TO THE EDITOR
We read with interest the paper published by Zou et al exploring the ED95 of intranasal sufentanil (SUF) combined with intranasal dexmedetomidine (DEX) for moderate sedation during endoscopic ultrasonography (EUS). EUS has been widely used clinically due to its unique diagnostic value regarding lesions arising from the pancreas, upper gastrointestinal tract, as well as adjacent structures, such as the liver and lymph nodes[2-4]. However, EUS procedures take a long time and use a larger and stiffer probe compared to conventional endoscopes. Thus, it is important that we ensure that EUS tolerability is acceptable.
In patients undergoing complex endoscopic procedures, the current standard of practice is to administer sedative medication intravenously. Propofol-based sedation has become the first choice for endoscopic sedation over the last two decades because of its fast onset of action and short half-life[5,6]. Although there is compelling evidence to support the quality, cost effectiveness, and safety profile of the administration of propofol for EUS in the absence of an anesthesiologist[7,8], it is currently recommended that the administration and monitoring of propofol sedation for endoscopic procedures should be the responsibility of a dedicated and appropriately trained anesthetist only. A joint position statement endorsed by the British Society of Gastroenterology, the Joint Advisory Group, and the Royal College of Anesthetists highlights the role of anesthetist-led deep sedation practice with a focus on propofol sedation. This is because propofol can produce serious and potentially fatal side effects such as hypotension, bradycardia, hypoventilation, hypoxemia, and even apnea. Therefore, propofol-independent sedation regimens have received increasing attention since such regimens could avoid the controversy related to non-anesthesiologist-administered propofol sedation[10,11].
Here, the paper proposed a promising and alternative regimen for non-anesthesiologist propofol administration during EUS, despite the authors’ original intention not to do so. Intranasal administration offers a noninvasive, rapid, and efficient route for drug delivery with stable hemodynamics compared to the intravenous route due to a slower and more gradual onset. The authors made ingenious use of the pharmacokinetic characteristics of SUF and DEX. Intranasal 1 μg/kg DEX was administered 45 min before EUS and intranasal 0.3 μg/kg SUF was administered 20 min later, ensuring that the two drugs achieved peak effect during the procedure[12,13]. Sequential intranasal therapy exhibited an estimated sedation success probability that reached 94.9%, higher satisfaction scores, and minor adverse events. The emerging sedation regimen makes it possible to administer EUS sedation without an anesthesiologist and has high clinical significance. However, there are still several issues that need to be discussed with the authors before this technology is popularized. The modified observer’s assessment of alert (MOAA/S) scale is generally classified as deep sedation (0 to 1), moderate sedation (2 to 3) and slight sedation (4 to 5)[14,15]. However, the authors defined a successful moderate sedation as a score ≤ 3 on the MOAA/S a scale; this would mean that deep sedation (MOAA/S: 0 to 1) into the category of moderate sedation. Although deep sedation does not mean oversedation, this might be more understandable if the authors could clarify the difference between moderate sedation and oversedation. In addition, the paper does not describe the MOAA/S scores of patients throughout their procedures. The authors acknowledged the presence of fluctuating levels of sedation although the use of rescue sedation was not reported. Insufficient or excessive sedation will inevitably lead to complications and may cause readers to worry about the safety of this technique.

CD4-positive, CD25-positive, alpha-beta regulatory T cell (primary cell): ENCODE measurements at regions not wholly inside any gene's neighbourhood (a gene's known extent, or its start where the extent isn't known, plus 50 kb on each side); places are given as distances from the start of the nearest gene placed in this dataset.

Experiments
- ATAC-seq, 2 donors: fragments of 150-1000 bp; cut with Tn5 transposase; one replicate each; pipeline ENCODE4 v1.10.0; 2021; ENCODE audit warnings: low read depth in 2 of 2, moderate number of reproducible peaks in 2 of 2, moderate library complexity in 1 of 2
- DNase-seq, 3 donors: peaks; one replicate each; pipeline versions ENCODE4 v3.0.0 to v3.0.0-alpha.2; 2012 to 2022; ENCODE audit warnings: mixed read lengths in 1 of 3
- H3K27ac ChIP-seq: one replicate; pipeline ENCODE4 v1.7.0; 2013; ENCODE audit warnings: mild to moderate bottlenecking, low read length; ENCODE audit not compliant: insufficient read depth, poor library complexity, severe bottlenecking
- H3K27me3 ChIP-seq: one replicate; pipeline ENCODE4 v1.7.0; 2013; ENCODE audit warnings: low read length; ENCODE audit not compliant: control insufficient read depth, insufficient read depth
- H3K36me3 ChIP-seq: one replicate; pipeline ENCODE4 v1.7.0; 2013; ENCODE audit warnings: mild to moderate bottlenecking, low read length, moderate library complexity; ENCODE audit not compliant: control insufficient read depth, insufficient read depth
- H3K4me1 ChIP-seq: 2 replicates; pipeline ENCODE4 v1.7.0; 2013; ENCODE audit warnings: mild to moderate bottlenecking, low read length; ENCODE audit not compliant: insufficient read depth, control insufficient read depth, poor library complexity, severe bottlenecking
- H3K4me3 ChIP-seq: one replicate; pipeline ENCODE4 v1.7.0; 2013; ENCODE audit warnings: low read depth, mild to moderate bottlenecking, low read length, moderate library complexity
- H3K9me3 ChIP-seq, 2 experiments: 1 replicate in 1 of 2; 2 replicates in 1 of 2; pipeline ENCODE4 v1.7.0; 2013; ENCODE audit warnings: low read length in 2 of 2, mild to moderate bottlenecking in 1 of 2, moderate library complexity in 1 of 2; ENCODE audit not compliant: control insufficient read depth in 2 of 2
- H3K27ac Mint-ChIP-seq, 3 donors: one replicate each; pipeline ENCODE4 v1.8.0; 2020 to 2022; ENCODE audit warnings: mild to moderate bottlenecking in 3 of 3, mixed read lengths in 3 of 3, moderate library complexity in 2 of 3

Another issue worth noting is that the authors did not describe the time elapsed from the onset of sedation to discharge, and according to the pharmacokinetics of SUF and DEX, the maintenance time for both drugs is approximately 2 h[12,13]. Conversely, the average procedure time in this study was only 30 min, indicating that patients remained under sedation for 1 h after the completion of EUS. This might delay recovery when compared with the established protocol involving propofol sedation. We hope that the authors will provide relevant data to answer these concerns.
In our opinion, the most significant problem with this novel technology is the feasibility of clinical promotion. The sedation preparation prior to EUS took 45 min in this study. Transnasal medication also requires medical monitoring, thus increasing the occupation of medical resources and causing delays in the procedure, especially in outpatients. A separate induction room and complete service flow are prerequisites for the application of this new sedation regimen. Furthermore, as the article mentioned, the study was performed in patients with a normal body mass index (BMI). This would exclude the occurrence of serious respiratory depression in those with a high BMI.
To conclude, we believe that the authors provided a promising regimen for non-anesthesiologist sedation during EUS even if sedation levels fluctuated throughout the study period. Nevertheless, further studies are now needed to confirm the safety profile of this technique in different populations.